2004 transit of Venus

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A photograph taken at 15:39 Hong Kong time (07:39 UTC) from Tuen Mun, New Territories, Hong Kong.

The second most recent transit of Venus observed from Earth took place on 8 June 2004. The event received significant attention, since it was the first Venus transit after the invention of broadcast media. No human alive at the time had witnessed a previous Venus transit since that transit occurred on 6 December 1882 in the 19th century.

European Southern Observatory (ESO) and the European Association for Astronomy Education (EAAE) launched the VT-2004 project, together with the Institut de Mécanique Céleste et de Calcul des Éphémérides (IMCCE) and the Observatoire de Paris in France, as well as the Astronomical Institute of the Academy of Sciences of the Czech Republic. This project had 2,763 participants all over the world, including nearly 1,000 school classes. The participants made a measurement of the astronomical unit (AU) of 149 608 708 km ± 11 835 km[1] which had only a 0.007% difference to the accepted value.


Where the 2004 transit was visible

The entire transit was visible from Europe, most of Asia, and almost all of Africa. The beginning was visible before sunset from easternmost Asia and Australia. The end was visible after sunrise from the westernmost fringe of Africa, eastern North America, and much of South America. The transit was not visible at all from western North America, southern South America, Hawaii, or New Zealand. The regions from which the transit were visible are shown on the map to the right.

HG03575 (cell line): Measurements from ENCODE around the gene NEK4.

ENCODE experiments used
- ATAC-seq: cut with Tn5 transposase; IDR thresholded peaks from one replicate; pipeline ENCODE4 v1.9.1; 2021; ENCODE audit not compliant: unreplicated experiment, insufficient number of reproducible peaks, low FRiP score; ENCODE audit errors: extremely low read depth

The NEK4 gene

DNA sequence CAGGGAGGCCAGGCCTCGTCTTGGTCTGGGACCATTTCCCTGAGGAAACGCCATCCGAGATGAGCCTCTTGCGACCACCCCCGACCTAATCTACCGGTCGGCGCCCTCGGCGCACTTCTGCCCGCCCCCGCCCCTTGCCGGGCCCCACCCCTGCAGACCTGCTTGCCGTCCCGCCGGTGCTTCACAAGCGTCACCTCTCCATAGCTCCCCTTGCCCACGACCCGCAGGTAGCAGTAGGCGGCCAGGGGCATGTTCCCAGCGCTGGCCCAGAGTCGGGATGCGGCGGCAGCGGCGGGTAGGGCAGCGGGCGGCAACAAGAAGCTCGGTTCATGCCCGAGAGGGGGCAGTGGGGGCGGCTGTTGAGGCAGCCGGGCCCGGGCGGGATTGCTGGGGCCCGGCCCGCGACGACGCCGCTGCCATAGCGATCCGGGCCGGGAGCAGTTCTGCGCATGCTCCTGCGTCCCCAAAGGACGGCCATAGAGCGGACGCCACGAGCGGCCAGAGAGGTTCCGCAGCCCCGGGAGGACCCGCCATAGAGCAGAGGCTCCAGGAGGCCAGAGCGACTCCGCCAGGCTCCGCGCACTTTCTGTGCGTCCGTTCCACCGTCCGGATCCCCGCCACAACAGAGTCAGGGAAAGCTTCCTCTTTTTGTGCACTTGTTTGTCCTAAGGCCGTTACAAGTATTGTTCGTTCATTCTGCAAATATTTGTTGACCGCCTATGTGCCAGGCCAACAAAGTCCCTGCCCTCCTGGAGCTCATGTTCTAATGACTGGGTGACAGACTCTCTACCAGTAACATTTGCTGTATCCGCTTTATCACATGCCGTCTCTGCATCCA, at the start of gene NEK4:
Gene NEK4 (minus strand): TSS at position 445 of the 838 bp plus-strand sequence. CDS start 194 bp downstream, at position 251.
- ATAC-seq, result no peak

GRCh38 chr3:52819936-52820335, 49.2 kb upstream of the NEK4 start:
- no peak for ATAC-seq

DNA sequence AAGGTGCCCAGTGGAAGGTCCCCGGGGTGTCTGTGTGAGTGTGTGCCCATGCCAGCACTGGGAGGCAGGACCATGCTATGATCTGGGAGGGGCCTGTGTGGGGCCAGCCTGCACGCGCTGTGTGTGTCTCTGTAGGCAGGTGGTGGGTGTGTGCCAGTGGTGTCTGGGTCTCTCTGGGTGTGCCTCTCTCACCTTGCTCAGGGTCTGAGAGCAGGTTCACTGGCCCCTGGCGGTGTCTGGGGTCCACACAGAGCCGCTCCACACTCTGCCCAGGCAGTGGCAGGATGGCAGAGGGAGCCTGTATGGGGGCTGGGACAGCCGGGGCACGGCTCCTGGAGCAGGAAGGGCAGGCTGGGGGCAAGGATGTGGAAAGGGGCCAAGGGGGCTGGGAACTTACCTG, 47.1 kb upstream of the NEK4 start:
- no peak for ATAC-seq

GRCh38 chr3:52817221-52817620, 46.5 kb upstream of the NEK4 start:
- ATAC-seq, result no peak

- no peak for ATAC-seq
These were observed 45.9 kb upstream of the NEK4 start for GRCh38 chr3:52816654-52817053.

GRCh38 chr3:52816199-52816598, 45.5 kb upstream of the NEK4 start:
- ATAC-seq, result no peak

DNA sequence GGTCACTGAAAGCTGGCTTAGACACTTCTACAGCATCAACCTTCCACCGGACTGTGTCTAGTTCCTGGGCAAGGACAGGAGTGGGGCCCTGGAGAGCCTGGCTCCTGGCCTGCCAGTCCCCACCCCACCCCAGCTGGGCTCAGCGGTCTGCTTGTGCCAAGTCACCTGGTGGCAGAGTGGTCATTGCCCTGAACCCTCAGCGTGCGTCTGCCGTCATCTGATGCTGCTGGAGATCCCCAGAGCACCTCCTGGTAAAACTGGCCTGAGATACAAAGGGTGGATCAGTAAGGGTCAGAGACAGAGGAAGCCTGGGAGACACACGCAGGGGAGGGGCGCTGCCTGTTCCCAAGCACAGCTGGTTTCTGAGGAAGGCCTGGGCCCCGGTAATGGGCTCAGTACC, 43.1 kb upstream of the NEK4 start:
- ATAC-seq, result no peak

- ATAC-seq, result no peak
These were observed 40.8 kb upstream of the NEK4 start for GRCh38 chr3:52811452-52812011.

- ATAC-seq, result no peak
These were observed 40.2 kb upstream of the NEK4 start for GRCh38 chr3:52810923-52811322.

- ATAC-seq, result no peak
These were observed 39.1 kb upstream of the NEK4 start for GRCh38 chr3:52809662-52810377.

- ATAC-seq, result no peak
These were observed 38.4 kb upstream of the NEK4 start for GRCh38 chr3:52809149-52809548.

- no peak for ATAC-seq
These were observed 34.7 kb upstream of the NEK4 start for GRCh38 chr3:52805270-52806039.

The following table and image give times for various events (respectively, first contact, second contact, the midpoint, third contact and fourth contact) during the transit on June 8, 2004 for a hypothetical observer at the center of the Earth. Due to parallax, times observed at different points on Earth may differ from the following by as much as ±7 minutes.

Times (UTC) for observations
of the transit on June 8, 2004
05:13:29 05:32:55 08:19:44 11:06:33 11:25:59
The path of Venus across the Sun (moving left to right)


See also[edit]

External links[edit]


  1. ^ "ESO - eso0433 - Summing Up the Unique Venus Transit 2004 (VT-2004) Programme". The European Southern Observatory. 2 November 2004.